Privacy on the Internet
TELL your class the following story:
Our principal has hired a research company to collect information that will help us make the school better for you. Several observers will watch students and record where each of you goes, how many times you go there, and how long you stay there, including to the water fountain, the library the bathroom, the canteen, and to visit another student. You will be identified only by a number. At the end of the day, the research company will put all the data together and write a report for the principal.
ENCOURAGE students to think about what you just told them. In groups they could discuss questions or concerns they have, or think other students might have. Then have them share their thoughts with the class.
GUIDE students to consider the following questions:
Who else might see the information?
Can people’s identification numbers be linked to their name by the principal?
Do you think any of the information should remain private?
Do you think you will be allowed to review the data collected about you?
Are you satisfied with the explanation that the information is needed “to make the school better,” or do you want to know more about how the information will be used?
EXPLAIN that the story you told is not true; no one will be collecting information about them in the school. However, this is the kind of information that many websites collect whenever you visit them. Companies can learn all kinds of things about you, based on where you go and what you do when you’re online.
PBS Kids: http://pbskids.org/go/
How Stuff Works: http://www.howstuffworks.com/
Harry Potter at Scholastic.com: http://harrypotter.scholastic.com/
REVIEW the vocabulary word anonymous. Most people think no one knows who they are or what they do when they are online. Believing they are anonymous is why people sometimes do things online that they would not do face to face. However, it’s nearly impossible to be completely anonymous online.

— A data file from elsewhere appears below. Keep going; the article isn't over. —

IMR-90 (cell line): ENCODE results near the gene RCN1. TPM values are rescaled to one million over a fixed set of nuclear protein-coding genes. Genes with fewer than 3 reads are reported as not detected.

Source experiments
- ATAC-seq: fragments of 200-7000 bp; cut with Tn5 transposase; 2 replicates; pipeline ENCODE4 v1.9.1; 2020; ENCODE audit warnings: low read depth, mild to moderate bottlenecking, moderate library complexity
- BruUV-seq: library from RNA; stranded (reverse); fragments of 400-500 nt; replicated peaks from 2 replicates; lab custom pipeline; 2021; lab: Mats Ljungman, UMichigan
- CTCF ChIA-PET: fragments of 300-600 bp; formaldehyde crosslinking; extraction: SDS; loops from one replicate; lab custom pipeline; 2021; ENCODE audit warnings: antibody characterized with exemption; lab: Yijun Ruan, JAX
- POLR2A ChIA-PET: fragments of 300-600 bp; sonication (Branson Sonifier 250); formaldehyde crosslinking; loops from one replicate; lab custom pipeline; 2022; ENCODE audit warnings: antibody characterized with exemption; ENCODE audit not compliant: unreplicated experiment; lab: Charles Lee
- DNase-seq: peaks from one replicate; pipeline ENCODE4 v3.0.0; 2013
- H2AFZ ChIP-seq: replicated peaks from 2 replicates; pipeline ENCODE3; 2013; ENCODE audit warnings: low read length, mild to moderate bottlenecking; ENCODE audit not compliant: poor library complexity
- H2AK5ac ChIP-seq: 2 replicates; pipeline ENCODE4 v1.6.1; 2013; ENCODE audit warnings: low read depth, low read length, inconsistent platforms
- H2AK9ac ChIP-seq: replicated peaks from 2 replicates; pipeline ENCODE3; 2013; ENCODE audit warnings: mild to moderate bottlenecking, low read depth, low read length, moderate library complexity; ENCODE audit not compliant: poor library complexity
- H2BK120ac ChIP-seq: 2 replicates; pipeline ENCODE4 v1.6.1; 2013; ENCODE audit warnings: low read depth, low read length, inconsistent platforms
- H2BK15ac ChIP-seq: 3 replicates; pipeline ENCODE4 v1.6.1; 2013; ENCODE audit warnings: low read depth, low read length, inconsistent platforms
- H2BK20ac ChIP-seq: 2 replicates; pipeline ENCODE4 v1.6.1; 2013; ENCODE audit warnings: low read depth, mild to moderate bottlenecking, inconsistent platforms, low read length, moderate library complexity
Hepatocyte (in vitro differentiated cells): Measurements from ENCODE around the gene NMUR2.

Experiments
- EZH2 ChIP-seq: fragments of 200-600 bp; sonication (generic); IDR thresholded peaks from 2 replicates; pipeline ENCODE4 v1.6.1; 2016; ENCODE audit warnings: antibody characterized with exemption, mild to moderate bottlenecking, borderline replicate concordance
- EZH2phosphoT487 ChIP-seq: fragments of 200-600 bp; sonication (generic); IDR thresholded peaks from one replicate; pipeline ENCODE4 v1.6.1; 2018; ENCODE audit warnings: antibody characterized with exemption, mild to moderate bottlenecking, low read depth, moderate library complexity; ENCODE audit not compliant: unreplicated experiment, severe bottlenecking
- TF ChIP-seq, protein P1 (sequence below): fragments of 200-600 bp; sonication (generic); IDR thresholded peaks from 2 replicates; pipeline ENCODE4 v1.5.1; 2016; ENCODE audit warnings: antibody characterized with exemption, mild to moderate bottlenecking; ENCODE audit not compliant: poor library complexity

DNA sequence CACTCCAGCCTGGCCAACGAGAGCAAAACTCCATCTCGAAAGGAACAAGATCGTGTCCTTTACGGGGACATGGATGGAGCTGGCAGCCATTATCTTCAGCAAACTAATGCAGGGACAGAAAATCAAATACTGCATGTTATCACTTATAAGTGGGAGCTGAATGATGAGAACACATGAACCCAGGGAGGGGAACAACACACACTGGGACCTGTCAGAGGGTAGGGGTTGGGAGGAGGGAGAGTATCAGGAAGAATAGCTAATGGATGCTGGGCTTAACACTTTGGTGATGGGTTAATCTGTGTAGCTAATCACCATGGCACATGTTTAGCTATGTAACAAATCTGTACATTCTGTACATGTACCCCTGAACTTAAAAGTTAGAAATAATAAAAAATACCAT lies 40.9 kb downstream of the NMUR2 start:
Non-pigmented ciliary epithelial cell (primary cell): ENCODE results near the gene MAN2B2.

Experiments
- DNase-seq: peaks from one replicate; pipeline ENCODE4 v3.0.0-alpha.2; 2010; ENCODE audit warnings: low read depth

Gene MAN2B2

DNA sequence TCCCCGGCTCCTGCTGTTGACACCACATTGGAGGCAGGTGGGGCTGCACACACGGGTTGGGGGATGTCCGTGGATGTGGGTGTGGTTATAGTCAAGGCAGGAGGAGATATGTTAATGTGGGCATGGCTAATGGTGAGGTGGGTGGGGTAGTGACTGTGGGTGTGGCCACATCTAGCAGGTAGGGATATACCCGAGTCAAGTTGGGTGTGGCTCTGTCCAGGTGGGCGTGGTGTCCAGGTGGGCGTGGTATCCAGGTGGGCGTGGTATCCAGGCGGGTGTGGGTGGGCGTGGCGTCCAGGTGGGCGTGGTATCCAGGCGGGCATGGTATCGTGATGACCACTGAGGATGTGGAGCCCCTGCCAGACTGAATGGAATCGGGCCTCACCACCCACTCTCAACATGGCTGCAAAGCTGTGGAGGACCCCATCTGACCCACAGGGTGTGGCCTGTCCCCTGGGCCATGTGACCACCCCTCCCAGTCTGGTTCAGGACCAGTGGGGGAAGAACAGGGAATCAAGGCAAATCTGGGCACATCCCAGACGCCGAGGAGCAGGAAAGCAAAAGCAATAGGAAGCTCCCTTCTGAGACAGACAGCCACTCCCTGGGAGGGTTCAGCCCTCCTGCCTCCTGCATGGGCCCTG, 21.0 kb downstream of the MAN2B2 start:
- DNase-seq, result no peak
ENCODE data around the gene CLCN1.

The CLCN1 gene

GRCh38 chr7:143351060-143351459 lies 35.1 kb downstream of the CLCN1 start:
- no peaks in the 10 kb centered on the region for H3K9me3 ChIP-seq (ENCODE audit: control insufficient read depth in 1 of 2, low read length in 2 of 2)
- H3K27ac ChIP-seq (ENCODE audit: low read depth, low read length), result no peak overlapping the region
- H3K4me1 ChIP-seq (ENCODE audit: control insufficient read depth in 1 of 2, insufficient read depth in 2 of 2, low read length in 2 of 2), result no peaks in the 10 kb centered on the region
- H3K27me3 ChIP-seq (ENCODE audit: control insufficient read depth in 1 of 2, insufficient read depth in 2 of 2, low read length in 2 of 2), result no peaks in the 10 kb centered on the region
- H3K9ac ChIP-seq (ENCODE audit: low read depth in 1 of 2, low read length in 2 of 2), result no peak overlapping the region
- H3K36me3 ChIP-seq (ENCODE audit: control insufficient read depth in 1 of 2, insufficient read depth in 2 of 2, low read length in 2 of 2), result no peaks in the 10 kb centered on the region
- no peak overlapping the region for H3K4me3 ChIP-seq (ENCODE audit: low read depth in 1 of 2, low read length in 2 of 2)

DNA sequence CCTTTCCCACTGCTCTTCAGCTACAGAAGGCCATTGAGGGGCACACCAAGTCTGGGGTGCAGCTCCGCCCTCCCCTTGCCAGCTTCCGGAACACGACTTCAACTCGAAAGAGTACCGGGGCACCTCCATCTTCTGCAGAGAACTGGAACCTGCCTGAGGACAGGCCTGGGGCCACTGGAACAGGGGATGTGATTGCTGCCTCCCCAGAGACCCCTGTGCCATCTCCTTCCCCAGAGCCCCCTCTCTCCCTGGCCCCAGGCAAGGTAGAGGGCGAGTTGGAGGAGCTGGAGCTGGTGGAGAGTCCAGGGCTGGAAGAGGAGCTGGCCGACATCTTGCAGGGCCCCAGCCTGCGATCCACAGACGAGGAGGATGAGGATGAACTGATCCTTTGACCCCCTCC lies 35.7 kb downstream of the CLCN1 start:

Anonymous: Someone who can’t be identified based on the information at hand
Cookies: Small computer text files placed in your computer by the sites you visit that collect information about your computer system and the webpages you view
Third Party: A person or company other than you and the owner of the website you visit
Privacy Options: Choices a website might give you about what it does with your information
Wrap Up & Assess
What kinds of information do you want to keep private in the real world? On the Internet?
Why do website owners want information about their visitors? They use the information to decide how to change the site, to decide how much to charge advertisers, and to customize a site for each visitor to encourage them to use the site more or, for commercial sites, to buy more. Without your knowledge, some sites may also share your information with others in exchange for more information about you or in exchange for money.
Why is anonymity an important feature of the Internet? If websites know students’ personal information, like their name and address, they can use it or sell it to third parties.
Adapted from material found on commonsensemedia.org